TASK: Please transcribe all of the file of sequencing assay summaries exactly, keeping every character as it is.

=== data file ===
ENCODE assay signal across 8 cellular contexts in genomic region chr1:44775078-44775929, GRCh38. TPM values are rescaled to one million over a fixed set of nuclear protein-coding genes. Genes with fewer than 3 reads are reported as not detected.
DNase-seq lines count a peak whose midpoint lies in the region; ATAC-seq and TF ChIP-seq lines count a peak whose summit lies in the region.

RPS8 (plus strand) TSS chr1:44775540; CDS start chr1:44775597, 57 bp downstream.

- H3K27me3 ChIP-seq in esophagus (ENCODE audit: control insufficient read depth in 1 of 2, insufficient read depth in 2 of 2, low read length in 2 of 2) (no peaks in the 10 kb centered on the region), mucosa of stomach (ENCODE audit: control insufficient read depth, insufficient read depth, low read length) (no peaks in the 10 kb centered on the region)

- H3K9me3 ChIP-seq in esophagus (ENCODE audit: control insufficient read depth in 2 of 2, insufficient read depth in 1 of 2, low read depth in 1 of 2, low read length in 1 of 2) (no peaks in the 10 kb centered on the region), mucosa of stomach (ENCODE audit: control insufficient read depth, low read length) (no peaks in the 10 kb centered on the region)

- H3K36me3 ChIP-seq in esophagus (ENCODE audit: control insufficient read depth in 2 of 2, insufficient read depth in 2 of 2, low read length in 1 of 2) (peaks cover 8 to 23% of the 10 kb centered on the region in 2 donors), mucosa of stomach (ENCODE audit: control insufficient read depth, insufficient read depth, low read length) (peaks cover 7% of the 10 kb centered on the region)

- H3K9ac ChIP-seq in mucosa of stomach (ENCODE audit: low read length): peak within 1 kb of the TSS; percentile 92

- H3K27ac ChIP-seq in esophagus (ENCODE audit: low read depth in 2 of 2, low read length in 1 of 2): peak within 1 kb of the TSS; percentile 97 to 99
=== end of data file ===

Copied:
ENCODE assay signal across 8 cellular contexts in genomic region chr1:44775078-44775929, GRCh38. TPM values are rescaled to one million over a fixed set of nuclear protein-coding genes. Genes with fewer than 3 reads are reported as not detected.
DNase-seq lines count a peak whose midpoint lies in the region; ATAC-seq and TF ChIP-seq lines count a peak whose summit lies in the region.

RPS8 (plus strand) TSS chr1:44775540; CDS start chr1:44775597, 57 bp downstream.

- H3K27me3 ChIP-seq in esophagus (ENCODE audit: control insufficient read depth in 1 of 2, insufficient read depth in 2 of 2, low read length in 2 of 2) (no peaks in the 10 kb centered on the region), mucosa of stomach (ENCODE audit: control insufficient read depth, insufficient read depth, low read length) (no peaks in the 10 kb centered on the region)

- H3K9me3 ChIP-seq in esophagus (ENCODE audit: control insufficient read depth in 2 of 2, insufficient read depth in 1 of 2, low read depth in 1 of 2, low read length in 1 of 2) (no peaks in the 10 kb centered on the region), mucosa of stomach (ENCODE audit: control insufficient read depth, low read length) (no peaks in the 10 kb centered on the region)

- H3K36me3 ChIP-seq in esophagus (ENCODE audit: control insufficient read depth in 2 of 2, insufficient read depth in 2 of 2, low read length in 1 of 2) (peaks cover 8 to 23% of the 10 kb centered on the region in 2 donors), mucosa of stomach (ENCODE audit: control insufficient read depth, insufficient read depth, low read length) (peaks cover 7% of the 10 kb centered on the region)

- H3K9ac ChIP-seq in mucosa of stomach (ENCODE audit: low read length): peak within 1 kb of the TSS; percentile 92

- H3K27ac ChIP-seq in esophagus (ENCODE audit: low read depth in 2 of 2, low read length in 1 of 2): peak within 1 kb of the TSS; percentile 97 to 99